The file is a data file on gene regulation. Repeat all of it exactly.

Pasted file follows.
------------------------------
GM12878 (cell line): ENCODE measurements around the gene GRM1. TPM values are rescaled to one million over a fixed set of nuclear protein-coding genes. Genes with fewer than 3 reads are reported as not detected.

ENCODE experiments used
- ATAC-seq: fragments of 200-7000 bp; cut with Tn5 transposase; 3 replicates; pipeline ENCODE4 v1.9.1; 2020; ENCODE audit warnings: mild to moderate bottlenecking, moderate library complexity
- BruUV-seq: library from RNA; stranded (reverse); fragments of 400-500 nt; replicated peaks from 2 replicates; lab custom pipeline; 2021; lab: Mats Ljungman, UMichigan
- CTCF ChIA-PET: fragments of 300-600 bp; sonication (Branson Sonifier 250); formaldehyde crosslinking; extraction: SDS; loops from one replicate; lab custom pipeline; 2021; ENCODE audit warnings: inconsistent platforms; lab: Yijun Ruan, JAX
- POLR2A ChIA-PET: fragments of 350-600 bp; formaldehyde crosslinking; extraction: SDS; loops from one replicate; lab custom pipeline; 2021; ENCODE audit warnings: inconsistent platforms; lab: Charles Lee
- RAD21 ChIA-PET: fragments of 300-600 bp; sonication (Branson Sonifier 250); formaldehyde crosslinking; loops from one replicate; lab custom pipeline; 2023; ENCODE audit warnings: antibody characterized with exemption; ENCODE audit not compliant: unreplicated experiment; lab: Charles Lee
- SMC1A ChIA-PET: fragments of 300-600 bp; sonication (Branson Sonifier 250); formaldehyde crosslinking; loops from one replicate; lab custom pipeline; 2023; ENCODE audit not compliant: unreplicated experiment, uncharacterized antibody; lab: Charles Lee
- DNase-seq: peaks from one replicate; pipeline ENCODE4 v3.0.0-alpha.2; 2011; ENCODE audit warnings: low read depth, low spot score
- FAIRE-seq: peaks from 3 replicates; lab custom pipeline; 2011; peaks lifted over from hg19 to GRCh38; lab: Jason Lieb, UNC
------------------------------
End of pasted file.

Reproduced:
GM12878 (cell line): ENCODE measurements around the gene GRM1. TPM values are rescaled to one million over a fixed set of nuclear protein-coding genes. Genes with fewer than 3 reads are reported as not detected.

ENCODE experiments used
- ATAC-seq: fragments of 200-7000 bp; cut with Tn5 transposase; 3 replicates; pipeline ENCODE4 v1.9.1; 2020; ENCODE audit warnings: mild to moderate bottlenecking, moderate library complexity
- BruUV-seq: library from RNA; stranded (reverse); fragments of 400-500 nt; replicated peaks from 2 replicates; lab custom pipeline; 2021; lab: Mats Ljungman, UMichigan
- CTCF ChIA-PET: fragments of 300-600 bp; sonication (Branson Sonifier 250); formaldehyde crosslinking; extraction: SDS; loops from one replicate; lab custom pipeline; 2021; ENCODE audit warnings: inconsistent platforms; lab: Yijun Ruan, JAX
- POLR2A ChIA-PET: fragments of 350-600 bp; formaldehyde crosslinking; extraction: SDS; loops from one replicate; lab custom pipeline; 2021; ENCODE audit warnings: inconsistent platforms; lab: Charles Lee
- RAD21 ChIA-PET: fragments of 300-600 bp; sonication (Branson Sonifier 250); formaldehyde crosslinking; loops from one replicate; lab custom pipeline; 2023; ENCODE audit warnings: antibody characterized with exemption; ENCODE audit not compliant: unreplicated experiment; lab: Charles Lee
- SMC1A ChIA-PET: fragments of 300-600 bp; sonication (Branson Sonifier 250); formaldehyde crosslinking; loops from one replicate; lab custom pipeline; 2023; ENCODE audit not compliant: unreplicated experiment, uncharacterized antibody; lab: Charles Lee
- DNase-seq: peaks from one replicate; pipeline ENCODE4 v3.0.0-alpha.2; 2011; ENCODE audit warnings: low read depth, low spot score
- FAIRE-seq: peaks from 3 replicates; lab custom pipeline; 2011; peaks lifted over from hg19 to GRCh38; lab: Jason Lieb, UNC